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Article
November 1997

The Effect of Health Maintenance Organization vs Commercial Insurance Status on Obstetrical Management and Outcome

Author Affiliations

From the Departments of Pediatrics (Drs Aitken and Warden), School of Medicine, and Epidemiology (Drs Aitken, Warden, and Critchlow), School of Public Health and Community Medicine, University of Washington, Seattle. Dr Aitken is now with the Department of Pediatrics, University of Arkansas for Medical Sciences, Little Rock. Dr Warden is now with the Departments of Pediatrics and Emergency Medicine, Oregon Health Sciences University, Portland.

Arch Pediatr Adolesc Med. 1997;151(11):1104-1108. doi:10.1001/archpedi.1997.02170480034005
Abstract

Objective:  To compare obstetrical management and birth outcomes between patients with health maintenance organization (HMO) insurance and those with private commercial insurance.

Design:  Retrospective, population-based cohort study.

Setting:  King County, Washington.

Patients:  Among newborns delivered in 1992 and 1993, a random sample of 4000 birth records listing HMO insurance for prenatal care was compared with a random sample of 4000 birth records listing private commercial insurance as the primary coverage.

Main Outcome Measures:  Use of ultrasonography and amniocentesis; rate of primary cesarean section performed; adequacy of prenatal care; incidence of maternal medical complications, low birth weight, and congenital malformations; and length of hospital stay.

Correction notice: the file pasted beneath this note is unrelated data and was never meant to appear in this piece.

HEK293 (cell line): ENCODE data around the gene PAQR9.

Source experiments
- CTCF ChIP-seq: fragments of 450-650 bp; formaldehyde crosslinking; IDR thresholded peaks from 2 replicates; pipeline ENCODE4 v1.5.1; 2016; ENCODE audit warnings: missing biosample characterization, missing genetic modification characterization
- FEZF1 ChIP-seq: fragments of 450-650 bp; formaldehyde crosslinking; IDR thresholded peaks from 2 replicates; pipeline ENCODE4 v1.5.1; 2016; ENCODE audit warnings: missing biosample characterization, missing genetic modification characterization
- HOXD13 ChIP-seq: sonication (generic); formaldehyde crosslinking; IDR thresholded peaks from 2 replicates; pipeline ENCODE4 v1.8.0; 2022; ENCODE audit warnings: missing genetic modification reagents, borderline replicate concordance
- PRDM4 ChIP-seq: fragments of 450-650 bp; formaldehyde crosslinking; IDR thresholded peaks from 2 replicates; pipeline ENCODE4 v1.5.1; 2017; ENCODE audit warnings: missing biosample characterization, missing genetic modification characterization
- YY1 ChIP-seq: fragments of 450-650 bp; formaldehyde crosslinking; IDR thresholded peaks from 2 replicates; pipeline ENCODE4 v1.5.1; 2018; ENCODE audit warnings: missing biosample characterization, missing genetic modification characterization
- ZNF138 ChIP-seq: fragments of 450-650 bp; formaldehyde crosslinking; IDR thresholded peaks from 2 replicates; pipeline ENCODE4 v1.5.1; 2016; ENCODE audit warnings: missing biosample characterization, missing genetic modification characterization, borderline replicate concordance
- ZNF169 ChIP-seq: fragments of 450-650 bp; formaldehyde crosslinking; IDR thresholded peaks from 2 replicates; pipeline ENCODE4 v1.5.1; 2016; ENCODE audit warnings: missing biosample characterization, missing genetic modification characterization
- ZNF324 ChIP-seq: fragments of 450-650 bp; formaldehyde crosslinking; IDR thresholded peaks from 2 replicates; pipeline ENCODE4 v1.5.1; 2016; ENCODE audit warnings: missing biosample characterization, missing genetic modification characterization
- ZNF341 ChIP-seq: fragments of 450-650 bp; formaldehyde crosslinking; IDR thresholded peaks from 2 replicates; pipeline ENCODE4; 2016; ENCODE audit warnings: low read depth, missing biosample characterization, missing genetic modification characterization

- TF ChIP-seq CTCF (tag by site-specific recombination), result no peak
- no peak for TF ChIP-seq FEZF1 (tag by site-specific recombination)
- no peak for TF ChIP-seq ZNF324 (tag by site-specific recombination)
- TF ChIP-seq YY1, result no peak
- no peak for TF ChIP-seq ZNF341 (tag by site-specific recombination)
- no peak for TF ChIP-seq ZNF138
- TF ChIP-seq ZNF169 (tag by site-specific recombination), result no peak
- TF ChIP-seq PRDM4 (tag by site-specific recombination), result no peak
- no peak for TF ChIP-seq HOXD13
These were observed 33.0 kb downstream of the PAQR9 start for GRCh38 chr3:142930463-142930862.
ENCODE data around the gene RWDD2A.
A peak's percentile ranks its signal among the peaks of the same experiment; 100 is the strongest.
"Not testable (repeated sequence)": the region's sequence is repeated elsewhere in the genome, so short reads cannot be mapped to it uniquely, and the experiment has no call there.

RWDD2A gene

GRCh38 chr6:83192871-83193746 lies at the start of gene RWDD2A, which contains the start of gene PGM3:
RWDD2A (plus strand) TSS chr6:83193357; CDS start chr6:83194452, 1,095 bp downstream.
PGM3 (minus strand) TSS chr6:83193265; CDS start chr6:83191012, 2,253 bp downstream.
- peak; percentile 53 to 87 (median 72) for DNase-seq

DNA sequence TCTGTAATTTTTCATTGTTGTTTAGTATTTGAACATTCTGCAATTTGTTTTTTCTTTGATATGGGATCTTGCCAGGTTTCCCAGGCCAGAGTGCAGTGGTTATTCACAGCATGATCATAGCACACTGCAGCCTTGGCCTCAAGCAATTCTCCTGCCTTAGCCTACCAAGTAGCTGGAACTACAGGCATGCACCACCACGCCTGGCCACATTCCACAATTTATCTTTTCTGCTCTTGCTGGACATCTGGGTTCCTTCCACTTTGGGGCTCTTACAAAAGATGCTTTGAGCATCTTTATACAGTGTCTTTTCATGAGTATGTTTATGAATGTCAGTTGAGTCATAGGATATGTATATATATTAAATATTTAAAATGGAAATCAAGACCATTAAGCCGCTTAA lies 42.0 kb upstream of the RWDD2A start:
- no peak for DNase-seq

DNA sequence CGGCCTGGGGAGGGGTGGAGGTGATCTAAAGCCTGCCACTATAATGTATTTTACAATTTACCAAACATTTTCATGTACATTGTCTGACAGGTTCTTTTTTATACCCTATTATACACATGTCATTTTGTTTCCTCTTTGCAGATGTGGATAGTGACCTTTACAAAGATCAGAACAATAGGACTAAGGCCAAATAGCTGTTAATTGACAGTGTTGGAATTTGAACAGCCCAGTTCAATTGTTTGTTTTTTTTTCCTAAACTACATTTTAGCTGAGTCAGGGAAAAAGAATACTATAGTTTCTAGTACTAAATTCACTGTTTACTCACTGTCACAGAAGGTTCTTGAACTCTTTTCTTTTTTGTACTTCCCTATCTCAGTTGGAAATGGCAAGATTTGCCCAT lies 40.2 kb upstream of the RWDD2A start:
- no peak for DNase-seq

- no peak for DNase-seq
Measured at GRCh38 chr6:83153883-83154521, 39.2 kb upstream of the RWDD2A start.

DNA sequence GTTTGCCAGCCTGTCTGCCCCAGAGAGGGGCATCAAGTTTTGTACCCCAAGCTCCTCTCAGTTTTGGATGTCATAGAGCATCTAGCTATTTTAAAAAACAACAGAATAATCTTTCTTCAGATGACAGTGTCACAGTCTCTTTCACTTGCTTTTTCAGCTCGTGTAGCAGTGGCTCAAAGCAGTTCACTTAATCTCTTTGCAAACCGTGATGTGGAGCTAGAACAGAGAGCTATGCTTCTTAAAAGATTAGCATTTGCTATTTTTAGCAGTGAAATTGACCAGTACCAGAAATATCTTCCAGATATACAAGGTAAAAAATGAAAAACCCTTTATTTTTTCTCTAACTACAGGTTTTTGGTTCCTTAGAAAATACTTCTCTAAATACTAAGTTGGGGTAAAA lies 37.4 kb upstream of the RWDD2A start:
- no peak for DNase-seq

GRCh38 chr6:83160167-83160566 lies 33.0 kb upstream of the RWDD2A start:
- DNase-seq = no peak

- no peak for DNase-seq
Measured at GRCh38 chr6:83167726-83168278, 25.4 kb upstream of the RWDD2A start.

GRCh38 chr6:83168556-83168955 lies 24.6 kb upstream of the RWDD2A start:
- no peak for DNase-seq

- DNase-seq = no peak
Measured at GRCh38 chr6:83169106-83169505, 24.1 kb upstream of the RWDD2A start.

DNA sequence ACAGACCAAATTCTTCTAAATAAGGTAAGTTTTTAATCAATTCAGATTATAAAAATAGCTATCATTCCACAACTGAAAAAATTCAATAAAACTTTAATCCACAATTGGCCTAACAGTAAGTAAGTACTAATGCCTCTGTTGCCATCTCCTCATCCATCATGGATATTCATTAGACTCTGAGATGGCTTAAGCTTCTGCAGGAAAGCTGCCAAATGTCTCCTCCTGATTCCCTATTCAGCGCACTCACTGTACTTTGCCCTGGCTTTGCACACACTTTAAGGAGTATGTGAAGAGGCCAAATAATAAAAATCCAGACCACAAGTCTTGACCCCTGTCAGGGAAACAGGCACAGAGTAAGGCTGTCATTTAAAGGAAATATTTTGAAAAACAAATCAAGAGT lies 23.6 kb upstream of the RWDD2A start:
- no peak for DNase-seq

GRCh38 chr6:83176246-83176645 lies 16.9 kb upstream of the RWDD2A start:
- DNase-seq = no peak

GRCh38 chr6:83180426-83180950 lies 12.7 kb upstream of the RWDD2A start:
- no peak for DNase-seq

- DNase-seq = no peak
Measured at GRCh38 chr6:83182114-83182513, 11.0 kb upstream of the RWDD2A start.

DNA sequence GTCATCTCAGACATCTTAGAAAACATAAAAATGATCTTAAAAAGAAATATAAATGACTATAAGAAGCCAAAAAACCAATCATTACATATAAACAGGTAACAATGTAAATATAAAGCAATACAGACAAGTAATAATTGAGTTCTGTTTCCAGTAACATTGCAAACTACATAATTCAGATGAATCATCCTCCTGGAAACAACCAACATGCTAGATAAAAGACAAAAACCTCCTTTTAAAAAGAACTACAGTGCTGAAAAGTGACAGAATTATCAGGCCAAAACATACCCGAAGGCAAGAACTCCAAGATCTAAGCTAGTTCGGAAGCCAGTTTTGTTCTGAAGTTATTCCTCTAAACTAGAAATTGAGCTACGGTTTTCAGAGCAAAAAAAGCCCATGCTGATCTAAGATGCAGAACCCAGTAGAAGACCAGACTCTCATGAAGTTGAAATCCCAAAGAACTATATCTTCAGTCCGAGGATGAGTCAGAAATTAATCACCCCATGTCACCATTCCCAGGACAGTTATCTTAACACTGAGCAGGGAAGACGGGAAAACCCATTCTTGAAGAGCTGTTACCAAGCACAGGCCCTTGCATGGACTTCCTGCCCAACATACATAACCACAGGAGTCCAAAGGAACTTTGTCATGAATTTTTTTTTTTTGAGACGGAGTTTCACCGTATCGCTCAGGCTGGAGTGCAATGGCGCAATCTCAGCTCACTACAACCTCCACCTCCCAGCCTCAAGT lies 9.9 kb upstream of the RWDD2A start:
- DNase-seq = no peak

Results:  Women covered by HMO compared with commercial insurance were more likely to undergo ultrasonography (relative risk [RR], 1.4; 95% confidence interval [CI], 1.3-1.4). Inadequate prenatal care was less frequent among HMO-insured patients (RR, 0.6; 95% CI, 0.5-0.7), as was the incidence of birth weight below 2500 g (RR, 0.7; 95% CI, 0.6-0.9). No differences in rates of cesarean section and congenital anomalies were observed. Among women without obstetrical risk factors, HMO-insured mothers were at an increased risk of labor and delivery complications (RR, 1.4; 95% CI, 1.3-1.5); their infants were at an increased risk of infant distress (RR, 1.8; 95% CI, 1.5-2.2).

Conclusions:  Patients with HMO insurance have improved access to prenatal care and screening when compared with privately insured patients. The reasons for increased risks of abnormal maternal and infant outcomes observed among a subset of HMO-insured patients are unclear. A study with more detailed prospective data collection is warranted.Arch Pediatr Adolesc Med. 1997;151:1104-1108

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